United States Secretary of the Navy

The Secretary of the Navy (or SECNAV) is a statutory officer (10 U.S.C. § 5013) and the head (chief executive officer) of the Department of the Navy, a military department (component organization) within the Department of Defense of the United States of America.

The Secretary of the Navy must be a civilian by law, at least 5 years removed from active military service. The Secretary is appointed by the President and requires confirmation by a majority vote of the Senate.

The Secretary of the Navy was, from its creation in 1798, a member of the President's Cabinet until 1949, when the Secretary of the Navy (and the Secretaries of the Army and Air Force) was by amendments to the National Security Act of 1947 made subordinate to the Secretary of Defense.[1]

Secretary of the Navy
Seal of the United States Department of the Navy
Seal of the Department of the Navy
Flag of the United States Secretary of the Navy
Flag of the Secretary of the Navy
Richard V. Spencer (cropped)
Incumbent
Richard V. Spencer

since 3 August 2017
Department of the Navy
StyleMister Secretary
The Honorable
(formal address in writing)
Reports toSecretary of Defense
Deputy Secretary of Defense
AppointerThe President
with Senate advice and consent
Inaugural holderBenjamin Stoddert
Formation18 June 1798
Succession3rd in SecDef succession
DeputyThe Under Secretary
(Principal Civilian Deputy)
Chief of Naval Operations
(Navy Advisor and Deputy)
The Commandant
(Marine Corps Advisor and Deputy)
SalaryExecutive Schedule, level II
WebsiteOfficial Website

Responsibilities

The Department of the Navy (DoN) consists of two Uniformed Services: the United States Navy and the United States Marine Corps.[2] The Secretary of the Navy is responsible for, and has statutory authority (10 U.S.C. § 5013) to "conduct all the affairs of the Department of the Navy", i.e. as its chief executive officer, subject to the limits of the law, and the directions of the President and the Secretary of Defense. In effect, all authority within the Navy and Marine Corps, unless specifically exempted by law, is derivative of the authority vested in the Secretary of the Navy.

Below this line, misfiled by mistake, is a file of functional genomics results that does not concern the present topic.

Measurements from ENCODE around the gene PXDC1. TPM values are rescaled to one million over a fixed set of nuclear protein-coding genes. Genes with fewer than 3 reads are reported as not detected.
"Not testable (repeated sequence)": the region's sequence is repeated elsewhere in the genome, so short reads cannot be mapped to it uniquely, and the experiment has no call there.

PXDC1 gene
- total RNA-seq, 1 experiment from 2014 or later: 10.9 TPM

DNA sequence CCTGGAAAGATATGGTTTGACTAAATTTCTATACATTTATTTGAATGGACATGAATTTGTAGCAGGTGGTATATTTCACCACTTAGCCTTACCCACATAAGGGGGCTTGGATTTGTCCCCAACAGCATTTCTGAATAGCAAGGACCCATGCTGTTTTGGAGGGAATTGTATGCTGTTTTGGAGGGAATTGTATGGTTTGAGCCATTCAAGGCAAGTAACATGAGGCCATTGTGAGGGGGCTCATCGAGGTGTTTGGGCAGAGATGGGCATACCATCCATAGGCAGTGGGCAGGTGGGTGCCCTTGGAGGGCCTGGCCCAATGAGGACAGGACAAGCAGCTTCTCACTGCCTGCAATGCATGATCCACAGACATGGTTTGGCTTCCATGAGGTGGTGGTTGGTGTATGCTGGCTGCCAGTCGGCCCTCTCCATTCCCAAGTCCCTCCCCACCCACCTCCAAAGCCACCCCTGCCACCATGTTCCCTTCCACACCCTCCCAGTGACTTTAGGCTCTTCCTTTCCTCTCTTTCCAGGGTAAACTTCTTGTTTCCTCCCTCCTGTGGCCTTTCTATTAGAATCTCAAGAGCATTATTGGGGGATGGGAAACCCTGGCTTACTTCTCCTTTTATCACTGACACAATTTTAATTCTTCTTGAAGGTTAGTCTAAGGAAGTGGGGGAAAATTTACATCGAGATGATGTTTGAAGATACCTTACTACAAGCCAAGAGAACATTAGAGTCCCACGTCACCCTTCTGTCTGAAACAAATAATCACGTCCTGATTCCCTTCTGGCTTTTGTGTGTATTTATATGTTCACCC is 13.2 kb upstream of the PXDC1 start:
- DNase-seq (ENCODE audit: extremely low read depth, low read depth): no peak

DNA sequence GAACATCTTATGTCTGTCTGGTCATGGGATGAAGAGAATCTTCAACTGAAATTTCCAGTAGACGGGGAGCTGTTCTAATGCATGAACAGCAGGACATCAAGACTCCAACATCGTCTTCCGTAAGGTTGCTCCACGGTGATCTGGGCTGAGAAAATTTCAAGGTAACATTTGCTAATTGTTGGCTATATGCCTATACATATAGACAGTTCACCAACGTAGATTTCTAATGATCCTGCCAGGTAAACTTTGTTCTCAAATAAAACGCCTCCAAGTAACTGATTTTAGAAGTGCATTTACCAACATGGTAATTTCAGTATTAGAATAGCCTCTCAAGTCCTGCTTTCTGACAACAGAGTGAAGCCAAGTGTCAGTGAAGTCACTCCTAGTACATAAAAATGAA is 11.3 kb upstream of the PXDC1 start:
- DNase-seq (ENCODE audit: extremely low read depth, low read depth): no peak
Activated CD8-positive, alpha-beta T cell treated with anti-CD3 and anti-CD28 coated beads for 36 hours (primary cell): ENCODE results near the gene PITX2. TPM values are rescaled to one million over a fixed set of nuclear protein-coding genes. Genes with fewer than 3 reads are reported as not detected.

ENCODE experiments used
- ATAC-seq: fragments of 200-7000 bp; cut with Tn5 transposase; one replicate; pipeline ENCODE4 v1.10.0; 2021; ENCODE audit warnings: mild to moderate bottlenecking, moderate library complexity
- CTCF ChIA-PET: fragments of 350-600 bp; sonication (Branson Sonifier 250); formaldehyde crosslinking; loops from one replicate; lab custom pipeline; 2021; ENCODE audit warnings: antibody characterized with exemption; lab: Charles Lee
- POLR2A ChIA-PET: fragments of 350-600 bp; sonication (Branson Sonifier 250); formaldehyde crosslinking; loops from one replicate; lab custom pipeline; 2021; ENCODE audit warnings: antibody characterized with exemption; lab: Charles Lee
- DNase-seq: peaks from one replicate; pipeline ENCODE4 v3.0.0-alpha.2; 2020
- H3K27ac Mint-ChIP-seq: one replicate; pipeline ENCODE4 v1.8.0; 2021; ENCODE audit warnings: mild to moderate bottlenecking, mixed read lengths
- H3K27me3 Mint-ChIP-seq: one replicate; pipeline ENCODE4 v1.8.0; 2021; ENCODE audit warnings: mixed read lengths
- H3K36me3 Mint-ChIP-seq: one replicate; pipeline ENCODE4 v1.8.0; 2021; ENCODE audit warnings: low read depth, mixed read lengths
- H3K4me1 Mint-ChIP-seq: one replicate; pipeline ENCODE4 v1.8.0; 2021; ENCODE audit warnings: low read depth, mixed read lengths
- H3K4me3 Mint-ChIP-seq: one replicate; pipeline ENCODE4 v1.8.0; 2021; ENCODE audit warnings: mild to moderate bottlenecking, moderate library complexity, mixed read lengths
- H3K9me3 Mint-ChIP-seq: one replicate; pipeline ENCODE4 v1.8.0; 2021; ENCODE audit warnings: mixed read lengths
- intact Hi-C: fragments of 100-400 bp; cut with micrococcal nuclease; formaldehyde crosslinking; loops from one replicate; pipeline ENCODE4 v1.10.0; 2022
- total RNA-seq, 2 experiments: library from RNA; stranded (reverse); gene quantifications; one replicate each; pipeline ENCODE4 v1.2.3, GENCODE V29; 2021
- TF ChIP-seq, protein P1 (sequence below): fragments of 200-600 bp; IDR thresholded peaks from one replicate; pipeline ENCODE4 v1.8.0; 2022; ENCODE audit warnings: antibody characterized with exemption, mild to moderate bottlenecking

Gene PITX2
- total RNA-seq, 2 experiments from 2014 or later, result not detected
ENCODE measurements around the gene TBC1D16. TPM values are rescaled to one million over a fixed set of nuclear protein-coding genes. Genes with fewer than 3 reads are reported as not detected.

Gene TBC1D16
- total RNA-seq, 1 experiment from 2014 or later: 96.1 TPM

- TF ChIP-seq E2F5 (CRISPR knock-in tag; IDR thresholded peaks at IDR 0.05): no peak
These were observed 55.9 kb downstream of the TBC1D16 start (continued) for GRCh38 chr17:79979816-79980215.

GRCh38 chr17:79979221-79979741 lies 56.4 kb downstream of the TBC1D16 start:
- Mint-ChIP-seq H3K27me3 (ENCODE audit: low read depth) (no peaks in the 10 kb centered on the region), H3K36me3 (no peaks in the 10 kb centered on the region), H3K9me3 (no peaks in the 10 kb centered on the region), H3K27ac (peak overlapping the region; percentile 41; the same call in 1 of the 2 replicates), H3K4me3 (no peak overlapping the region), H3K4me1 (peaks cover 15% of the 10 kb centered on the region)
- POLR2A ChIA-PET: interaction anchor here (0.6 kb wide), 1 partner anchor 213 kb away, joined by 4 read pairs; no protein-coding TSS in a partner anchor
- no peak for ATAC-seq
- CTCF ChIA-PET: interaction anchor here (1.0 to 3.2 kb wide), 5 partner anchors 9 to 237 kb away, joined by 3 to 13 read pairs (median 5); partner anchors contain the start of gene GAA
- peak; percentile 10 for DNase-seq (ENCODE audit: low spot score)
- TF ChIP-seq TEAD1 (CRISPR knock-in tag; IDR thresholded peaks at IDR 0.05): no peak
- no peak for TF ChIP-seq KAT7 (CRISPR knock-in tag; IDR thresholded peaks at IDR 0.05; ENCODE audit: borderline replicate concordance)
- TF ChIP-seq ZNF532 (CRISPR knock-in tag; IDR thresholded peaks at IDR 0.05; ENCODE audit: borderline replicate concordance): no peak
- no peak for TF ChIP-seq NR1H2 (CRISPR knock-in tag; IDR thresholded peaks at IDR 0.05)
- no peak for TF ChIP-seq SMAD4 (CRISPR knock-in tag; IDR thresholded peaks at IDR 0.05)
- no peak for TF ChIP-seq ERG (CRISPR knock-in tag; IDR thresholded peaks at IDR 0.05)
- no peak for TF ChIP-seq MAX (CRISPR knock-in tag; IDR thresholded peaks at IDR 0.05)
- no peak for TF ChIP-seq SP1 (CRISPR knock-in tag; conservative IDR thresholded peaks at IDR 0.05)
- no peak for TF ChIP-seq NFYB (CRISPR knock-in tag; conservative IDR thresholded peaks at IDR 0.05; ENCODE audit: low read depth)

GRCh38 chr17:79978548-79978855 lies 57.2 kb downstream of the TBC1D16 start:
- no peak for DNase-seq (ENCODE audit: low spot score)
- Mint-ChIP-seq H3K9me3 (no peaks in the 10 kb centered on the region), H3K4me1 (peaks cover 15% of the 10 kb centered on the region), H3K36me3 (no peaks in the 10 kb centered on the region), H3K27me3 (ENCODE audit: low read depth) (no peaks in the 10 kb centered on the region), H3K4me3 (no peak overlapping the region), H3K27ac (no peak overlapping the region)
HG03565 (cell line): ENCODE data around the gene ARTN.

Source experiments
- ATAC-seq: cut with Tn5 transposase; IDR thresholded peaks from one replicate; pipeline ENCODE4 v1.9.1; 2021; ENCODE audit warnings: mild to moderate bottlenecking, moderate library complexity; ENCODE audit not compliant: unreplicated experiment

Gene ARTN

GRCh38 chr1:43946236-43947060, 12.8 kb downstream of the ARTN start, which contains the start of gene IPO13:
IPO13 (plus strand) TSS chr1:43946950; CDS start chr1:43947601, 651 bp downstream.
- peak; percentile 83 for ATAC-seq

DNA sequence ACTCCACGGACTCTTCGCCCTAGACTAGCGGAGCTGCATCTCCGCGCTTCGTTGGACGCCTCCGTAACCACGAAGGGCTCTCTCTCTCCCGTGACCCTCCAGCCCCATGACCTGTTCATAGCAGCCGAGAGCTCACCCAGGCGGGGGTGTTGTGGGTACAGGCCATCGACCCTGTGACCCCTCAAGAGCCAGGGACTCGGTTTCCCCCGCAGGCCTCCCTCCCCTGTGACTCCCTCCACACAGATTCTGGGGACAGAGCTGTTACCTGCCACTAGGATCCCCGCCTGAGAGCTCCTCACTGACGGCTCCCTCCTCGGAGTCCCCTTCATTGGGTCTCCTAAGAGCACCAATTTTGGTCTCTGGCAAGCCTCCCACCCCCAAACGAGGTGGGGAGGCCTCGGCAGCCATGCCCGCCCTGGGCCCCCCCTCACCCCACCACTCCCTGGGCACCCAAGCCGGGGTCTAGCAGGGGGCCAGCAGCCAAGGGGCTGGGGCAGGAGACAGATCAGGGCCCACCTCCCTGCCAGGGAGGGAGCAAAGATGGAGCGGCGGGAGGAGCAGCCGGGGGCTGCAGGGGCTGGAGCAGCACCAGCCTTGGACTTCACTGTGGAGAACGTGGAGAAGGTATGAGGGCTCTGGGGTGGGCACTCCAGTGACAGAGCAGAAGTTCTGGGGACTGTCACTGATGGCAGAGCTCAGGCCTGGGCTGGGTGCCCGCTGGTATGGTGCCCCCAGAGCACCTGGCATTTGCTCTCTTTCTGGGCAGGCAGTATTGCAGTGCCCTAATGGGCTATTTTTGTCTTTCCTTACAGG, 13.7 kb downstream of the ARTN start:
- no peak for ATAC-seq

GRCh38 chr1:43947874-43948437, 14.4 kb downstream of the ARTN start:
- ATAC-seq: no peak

Specifically enumerated responsibilities of the SECNAV in the before-mentioned section are: recruiting, organizing, supplying, equipping, training, mobilizing, and demobilizing. The Secretary also oversees the construction, outfitting, and repair of naval ships, equipment, and facilities. SECNAV is responsible for the formulation and implementation of policies and programs that are consistent with the national security policies and objectives established by the President or the Secretary of Defense.[3][4]

The Secretary of the Navy is a member of the Defense Acquisition Board (DAB), chaired by the Under Secretary of Defense for Acquisition, Technology and Logistics. Furthermore, the Secretary has several statutory responsibilities under the Uniform Code of Military Justice (UCMJ) with respect to the administration of the military justice system for the Navy & the Marine Corps, including the authority to convene general courts-martial and to commute sentences.

The principal military advisers to the SECNAV are the two service chiefs of the naval services: for matters regarding the Navy the Chief of Naval Operations (CNO), and for matters regarding the Marine Corps the Commandant of the Marine Corps (CMC). The CNO and the Commandant act as the principal executive agents of the SECNAV within their respective services to implement the orders of the Secretary.

Navy Regulations

The United States Navy Regulations is the principal regulatory document of the Department of the Navy, and any changes to it can only be approved by the Secretary of the Navy.